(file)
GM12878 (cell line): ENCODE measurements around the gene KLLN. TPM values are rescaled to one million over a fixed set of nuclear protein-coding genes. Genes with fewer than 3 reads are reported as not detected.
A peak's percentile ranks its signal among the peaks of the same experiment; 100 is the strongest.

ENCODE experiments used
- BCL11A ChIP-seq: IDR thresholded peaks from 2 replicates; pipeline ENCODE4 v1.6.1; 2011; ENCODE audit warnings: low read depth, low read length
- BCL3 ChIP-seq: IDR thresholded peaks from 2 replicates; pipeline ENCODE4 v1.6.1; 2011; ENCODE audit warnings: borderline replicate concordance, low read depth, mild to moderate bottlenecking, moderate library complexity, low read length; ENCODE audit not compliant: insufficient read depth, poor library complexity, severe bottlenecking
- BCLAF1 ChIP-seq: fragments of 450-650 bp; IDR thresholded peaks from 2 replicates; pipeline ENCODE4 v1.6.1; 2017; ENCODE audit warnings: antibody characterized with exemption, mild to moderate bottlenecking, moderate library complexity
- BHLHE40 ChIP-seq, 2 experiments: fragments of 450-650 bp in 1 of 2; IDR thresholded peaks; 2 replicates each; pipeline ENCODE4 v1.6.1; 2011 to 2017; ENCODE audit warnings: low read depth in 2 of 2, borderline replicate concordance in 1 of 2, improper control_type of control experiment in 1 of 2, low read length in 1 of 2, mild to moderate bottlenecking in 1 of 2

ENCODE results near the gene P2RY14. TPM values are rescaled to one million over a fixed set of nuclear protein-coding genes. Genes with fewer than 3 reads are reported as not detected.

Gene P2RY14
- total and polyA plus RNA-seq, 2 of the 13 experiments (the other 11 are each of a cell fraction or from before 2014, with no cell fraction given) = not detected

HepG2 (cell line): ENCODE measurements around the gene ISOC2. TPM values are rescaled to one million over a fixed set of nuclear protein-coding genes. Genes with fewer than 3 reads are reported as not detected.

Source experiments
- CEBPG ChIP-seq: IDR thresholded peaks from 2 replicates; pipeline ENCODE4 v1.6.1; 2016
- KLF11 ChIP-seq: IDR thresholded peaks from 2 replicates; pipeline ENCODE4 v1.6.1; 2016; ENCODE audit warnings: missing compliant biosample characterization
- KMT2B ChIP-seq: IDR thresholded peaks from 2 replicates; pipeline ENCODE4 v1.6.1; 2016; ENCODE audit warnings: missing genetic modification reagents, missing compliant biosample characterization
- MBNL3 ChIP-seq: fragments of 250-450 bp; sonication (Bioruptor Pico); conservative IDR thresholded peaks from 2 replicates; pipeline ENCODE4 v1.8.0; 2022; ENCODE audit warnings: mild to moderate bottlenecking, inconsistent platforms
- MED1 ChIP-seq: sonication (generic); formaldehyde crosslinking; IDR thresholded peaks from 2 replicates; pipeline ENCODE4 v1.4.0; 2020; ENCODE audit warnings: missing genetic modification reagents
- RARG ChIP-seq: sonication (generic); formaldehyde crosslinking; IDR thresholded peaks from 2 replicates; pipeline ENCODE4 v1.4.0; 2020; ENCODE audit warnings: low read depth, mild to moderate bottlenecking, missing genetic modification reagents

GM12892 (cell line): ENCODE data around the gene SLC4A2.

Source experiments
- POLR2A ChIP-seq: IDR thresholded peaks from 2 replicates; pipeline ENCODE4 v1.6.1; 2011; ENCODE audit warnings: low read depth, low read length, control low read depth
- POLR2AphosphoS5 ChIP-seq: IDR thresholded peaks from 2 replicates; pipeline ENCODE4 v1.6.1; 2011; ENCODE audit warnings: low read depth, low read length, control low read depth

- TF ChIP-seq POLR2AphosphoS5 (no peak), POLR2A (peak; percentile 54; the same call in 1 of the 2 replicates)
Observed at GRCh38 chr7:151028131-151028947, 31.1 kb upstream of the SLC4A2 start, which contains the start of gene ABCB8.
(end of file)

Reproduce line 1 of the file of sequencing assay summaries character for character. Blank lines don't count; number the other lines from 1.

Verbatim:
GM12878 (cell line): ENCODE measurements around the gene KLLN. TPM values are rescaled to one million over a fixed set of nuclear protein-coding genes. Genes with fewer than 3 reads are reported as not detected.